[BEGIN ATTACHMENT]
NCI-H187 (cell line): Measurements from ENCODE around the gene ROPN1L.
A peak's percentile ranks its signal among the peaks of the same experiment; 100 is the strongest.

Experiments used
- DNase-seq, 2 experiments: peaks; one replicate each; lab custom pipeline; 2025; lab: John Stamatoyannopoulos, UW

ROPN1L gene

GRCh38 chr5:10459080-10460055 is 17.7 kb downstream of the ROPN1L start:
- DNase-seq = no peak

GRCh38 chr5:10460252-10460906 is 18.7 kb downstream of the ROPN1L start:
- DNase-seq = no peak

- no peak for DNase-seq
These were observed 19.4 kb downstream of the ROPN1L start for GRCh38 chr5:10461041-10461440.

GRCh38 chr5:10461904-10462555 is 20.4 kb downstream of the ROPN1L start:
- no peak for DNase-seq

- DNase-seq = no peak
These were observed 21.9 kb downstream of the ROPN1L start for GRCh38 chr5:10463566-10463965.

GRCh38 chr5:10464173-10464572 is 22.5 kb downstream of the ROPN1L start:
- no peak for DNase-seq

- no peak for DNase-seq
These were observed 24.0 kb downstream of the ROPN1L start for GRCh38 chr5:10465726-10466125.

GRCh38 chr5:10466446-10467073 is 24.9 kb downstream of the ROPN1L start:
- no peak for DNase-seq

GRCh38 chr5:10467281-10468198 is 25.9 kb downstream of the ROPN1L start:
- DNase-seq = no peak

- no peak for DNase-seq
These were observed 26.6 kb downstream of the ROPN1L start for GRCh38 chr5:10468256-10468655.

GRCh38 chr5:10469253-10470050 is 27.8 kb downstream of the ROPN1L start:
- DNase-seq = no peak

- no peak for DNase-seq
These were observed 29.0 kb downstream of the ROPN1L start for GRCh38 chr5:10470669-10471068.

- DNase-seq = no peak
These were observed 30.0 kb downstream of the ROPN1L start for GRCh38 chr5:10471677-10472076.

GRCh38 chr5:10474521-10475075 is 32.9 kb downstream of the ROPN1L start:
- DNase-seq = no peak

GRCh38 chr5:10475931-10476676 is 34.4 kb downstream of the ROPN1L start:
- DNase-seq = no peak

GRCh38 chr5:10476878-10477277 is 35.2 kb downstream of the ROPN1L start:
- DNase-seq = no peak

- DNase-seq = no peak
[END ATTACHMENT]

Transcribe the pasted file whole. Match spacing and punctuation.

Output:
NCI-H187 (cell line): Measurements from ENCODE around the gene ROPN1L.
A peak's percentile ranks its signal among the peaks of the same experiment; 100 is the strongest.

Experiments used
- DNase-seq, 2 experiments: peaks; one replicate each; lab custom pipeline; 2025; lab: John Stamatoyannopoulos, UW

ROPN1L gene

GRCh38 chr5:10459080-10460055 is 17.7 kb downstream of the ROPN1L start:
- DNase-seq = no peak

GRCh38 chr5:10460252-10460906 is 18.7 kb downstream of the ROPN1L start:
- DNase-seq = no peak

- no peak for DNase-seq
These were observed 19.4 kb downstream of the ROPN1L start for GRCh38 chr5:10461041-10461440.

GRCh38 chr5:10461904-10462555 is 20.4 kb downstream of the ROPN1L start:
- no peak for DNase-seq

- DNase-seq = no peak
These were observed 21.9 kb downstream of the ROPN1L start for GRCh38 chr5:10463566-10463965.

GRCh38 chr5:10464173-10464572 is 22.5 kb downstream of the ROPN1L start:
- no peak for DNase-seq

- no peak for DNase-seq
These were observed 24.0 kb downstream of the ROPN1L start for GRCh38 chr5:10465726-10466125.

GRCh38 chr5:10466446-10467073 is 24.9 kb downstream of the ROPN1L start:
- no peak for DNase-seq

GRCh38 chr5:10467281-10468198 is 25.9 kb downstream of the ROPN1L start:
- DNase-seq = no peak

- no peak for DNase-seq
These were observed 26.6 kb downstream of the ROPN1L start for GRCh38 chr5:10468256-10468655.

GRCh38 chr5:10469253-10470050 is 27.8 kb downstream of the ROPN1L start:
- DNase-seq = no peak

- no peak for DNase-seq
These were observed 29.0 kb downstream of the ROPN1L start for GRCh38 chr5:10470669-10471068.

- DNase-seq = no peak
These were observed 30.0 kb downstream of the ROPN1L start for GRCh38 chr5:10471677-10472076.

GRCh38 chr5:10474521-10475075 is 32.9 kb downstream of the ROPN1L start:
- DNase-seq = no peak

GRCh38 chr5:10475931-10476676 is 34.4 kb downstream of the ROPN1L start:
- DNase-seq = no peak

GRCh38 chr5:10476878-10477277 is 35.2 kb downstream of the ROPN1L start:
- DNase-seq = no peak

- DNase-seq = no peak